Qantas would need permission from Australia’s aviation regulator to fly the route, as cabin crew members would need to be on duty for more than 20 hours – even with extras on board to facilitate rest periods – and the airline would need a new deal with pilots.
The upsides of a nonstop flight can make the challenges worth overcoming
But there are also numerous potential upsides.
Flying from New York to Sydney now takes nearly 24 hours in the best case, with one stop, though flight times can also reach 40 hours with a longer layover. Qantas flies the route with about a 90-minute stop in Los Angeles.
Shaving four or five hours off that flight time can be crucial for business travelers who need to maximize time on the ground. Not having to stop and change planes could be useful for passengers.
Since Qantas is likely to price the flights for business travelers whose companies are willing to pay a premium to save a few hours, there’s a lot of profit potential. And modern long-haul planes, which are up to 20% more fuel-efficient than previous generations, can help keep costs down.
There’s already precedent for the upsides. Last year, Singapore Airlines relaunched its direct flight to New York, currently the world’s longest flight, and has seen a positive response. The direct flight, which otherwise took at least 21 hours with a stop, is scheduled at 18 1/2 hours.
Singapore has operated ultra-long-haul flights for more than 10 years, even before relaunching the New York flight, and has found that passengers simply prefer to save time.
“The convenience of bypassing intermediate points, as well as the opportunity for a longer window of uninterrupted sleep, are two of the principal benefits these flights deliver,” an airline representative said. “Many of our passengers travel between the US and Singapore (or beyond) one or more times per month, so the time savings becomes a critical business tool.”
Jade Lynch, the head of marketing for FCM Travel Solutions Asia, is based in Singapore but frequently travels back to New York, where she lived previously. (Disclosure: Jade is a friend of mine.) She’s found the nonstop flight indispensable.
“The added time of stopping somewhere and breaking the journey up just isn’t worth it to me,” she said. “I get more time on the ground when I fly direct, and when I factor in the time difference and losing time when traveling particularly between New York and Singapore, it seems like a connection is time wasted.”
Singapore flies an Airbus A350-900ULR on the route, outfitted with only business class and premium-economy seats – no cramped seating in regular coach. Qantas has not announced whether it plans to configure its planes similarly on its long-haul route.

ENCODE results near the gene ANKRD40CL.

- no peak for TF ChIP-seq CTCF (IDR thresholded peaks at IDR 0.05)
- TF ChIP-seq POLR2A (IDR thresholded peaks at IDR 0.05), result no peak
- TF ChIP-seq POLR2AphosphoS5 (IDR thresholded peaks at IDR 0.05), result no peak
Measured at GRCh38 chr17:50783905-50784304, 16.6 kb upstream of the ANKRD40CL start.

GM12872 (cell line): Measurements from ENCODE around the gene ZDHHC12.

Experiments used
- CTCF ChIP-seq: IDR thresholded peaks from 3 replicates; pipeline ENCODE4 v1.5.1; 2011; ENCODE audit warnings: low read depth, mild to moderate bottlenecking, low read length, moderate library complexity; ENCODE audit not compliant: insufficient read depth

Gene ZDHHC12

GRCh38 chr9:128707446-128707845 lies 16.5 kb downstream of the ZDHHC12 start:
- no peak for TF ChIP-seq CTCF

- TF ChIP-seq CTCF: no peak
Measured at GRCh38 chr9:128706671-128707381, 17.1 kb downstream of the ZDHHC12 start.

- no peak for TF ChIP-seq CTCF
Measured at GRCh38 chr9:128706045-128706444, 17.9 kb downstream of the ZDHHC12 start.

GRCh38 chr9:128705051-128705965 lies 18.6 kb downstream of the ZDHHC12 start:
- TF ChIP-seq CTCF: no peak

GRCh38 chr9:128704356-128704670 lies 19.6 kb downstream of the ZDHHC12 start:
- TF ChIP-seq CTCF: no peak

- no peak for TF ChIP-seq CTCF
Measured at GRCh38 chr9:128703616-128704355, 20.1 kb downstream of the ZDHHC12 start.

Qantas’ longest route right now – nonstop between London and Perth, about 17 hours – has also seen a positive response since launching in 2018. Flights are 94% full, on average, with more than 155,000 passengers flying the route in its first year, the airline said.
“There were a lot of expectations around this flight, both within Qantas and the broader community, and frankly it’s exceeded them,” said Alan Joyce, Qantas’ CEO.
Will it actually happen?
Qantas has been teasing the nonstop flights for years and is clearly excited about the prospect. Plus, Singapore’s success suggests Qantas can expect similar outcomes.
But the challenges are certainly formidable. The first test flights should provide useful information about how to make sure passengers are comfortable – even though the mostly empty cabin will not perfectly replicate real-world conditions – and how to ensure that pilots and crew members can remain rested and alert enough to perform the flights. Based on the results, Qantas can begin to work on the regulatory and labor hurdles.
Of course, economics remain a challenge as well. Fluctuating fuel prices and environmental concerns will also play a role, along with customer response.
Similarly, delays in aircraft development may force Qantas to push its hopeful launch date further back; it’s unclear when Boeing’s 777X aircraft will enter service. Qantas has also said it will launch the flights only if it can get a favorable price for the planes, regardless of whether it goes with Boeing or Airbus.
“There’s plenty of enthusiasm for Sunrise, but it’s not a foregone conclusion,” Joyce said in an August statement announcing the test flights. “This is ultimately a business decision and the economics have to stack up.”